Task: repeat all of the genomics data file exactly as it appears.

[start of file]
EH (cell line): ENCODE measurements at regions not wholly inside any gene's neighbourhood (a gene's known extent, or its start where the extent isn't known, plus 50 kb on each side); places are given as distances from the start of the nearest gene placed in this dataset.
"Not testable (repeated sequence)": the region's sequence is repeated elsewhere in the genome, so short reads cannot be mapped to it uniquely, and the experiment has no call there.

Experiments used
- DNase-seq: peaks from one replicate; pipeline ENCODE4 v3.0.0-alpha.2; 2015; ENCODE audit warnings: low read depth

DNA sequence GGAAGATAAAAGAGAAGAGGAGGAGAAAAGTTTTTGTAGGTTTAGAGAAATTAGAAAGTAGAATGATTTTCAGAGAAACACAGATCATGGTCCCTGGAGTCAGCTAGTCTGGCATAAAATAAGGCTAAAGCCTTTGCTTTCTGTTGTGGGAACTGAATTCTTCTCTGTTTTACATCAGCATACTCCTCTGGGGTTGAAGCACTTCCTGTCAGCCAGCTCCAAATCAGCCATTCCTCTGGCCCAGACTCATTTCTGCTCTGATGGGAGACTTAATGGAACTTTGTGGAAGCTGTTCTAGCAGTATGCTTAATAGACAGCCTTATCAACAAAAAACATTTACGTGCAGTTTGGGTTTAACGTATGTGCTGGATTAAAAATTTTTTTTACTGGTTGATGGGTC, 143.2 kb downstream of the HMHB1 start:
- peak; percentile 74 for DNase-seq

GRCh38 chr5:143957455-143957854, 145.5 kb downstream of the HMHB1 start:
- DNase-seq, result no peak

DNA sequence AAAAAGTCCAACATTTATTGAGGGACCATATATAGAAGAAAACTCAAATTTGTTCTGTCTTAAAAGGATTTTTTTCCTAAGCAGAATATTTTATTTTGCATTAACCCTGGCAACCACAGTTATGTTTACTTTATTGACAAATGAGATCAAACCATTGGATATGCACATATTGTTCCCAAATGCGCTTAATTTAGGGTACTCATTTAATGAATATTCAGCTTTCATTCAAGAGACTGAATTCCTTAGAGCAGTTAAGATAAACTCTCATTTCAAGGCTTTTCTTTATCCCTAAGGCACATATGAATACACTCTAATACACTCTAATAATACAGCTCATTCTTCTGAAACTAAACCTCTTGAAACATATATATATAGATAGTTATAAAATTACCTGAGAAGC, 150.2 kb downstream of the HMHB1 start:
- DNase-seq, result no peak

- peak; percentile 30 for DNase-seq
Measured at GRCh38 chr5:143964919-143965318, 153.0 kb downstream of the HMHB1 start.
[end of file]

EH (cell line): ENCODE measurements at regions not wholly inside any gene's neighbourhood (a gene's known extent, or its start where the extent isn't known, plus 50 kb on each side); places are given as distances from the start of the nearest gene placed in this dataset.
"Not testable (repeated sequence)": the region's sequence is repeated elsewhere in the genome, so short reads cannot be mapped to it uniquely, and the experiment has no call there.

Experiments used
- DNase-seq: peaks from one replicate; pipeline ENCODE4 v3.0.0-alpha.2; 2015; ENCODE audit warnings: low read depth

DNA sequence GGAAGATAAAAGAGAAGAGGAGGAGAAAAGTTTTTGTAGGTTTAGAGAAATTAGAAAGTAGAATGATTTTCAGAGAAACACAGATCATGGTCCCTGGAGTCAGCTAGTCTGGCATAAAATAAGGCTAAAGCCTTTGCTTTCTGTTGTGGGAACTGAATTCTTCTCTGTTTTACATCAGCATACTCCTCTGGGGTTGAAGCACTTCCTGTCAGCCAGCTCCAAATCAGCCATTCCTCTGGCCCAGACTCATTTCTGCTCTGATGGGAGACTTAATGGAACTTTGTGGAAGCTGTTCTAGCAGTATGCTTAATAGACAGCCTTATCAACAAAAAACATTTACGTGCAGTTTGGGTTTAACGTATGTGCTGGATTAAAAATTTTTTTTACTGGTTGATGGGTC, 143.2 kb downstream of the HMHB1 start:
- peak; percentile 74 for DNase-seq

GRCh38 chr5:143957455-143957854, 145.5 kb downstream of the HMHB1 start:
- DNase-seq, result no peak

DNA sequence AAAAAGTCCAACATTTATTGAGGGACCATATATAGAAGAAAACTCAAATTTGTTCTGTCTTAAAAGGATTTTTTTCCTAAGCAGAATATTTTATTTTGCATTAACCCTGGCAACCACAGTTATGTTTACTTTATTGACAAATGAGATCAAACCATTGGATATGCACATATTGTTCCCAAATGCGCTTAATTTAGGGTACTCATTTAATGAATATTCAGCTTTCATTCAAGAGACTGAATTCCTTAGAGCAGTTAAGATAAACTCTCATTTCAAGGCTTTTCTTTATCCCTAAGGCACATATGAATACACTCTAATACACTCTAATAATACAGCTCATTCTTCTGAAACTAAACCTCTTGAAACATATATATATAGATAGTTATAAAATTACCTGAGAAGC, 150.2 kb downstream of the HMHB1 start:
- DNase-seq, result no peak

- peak; percentile 30 for DNase-seq
Measured at GRCh38 chr5:143964919-143965318, 153.0 kb downstream of the HMHB1 start.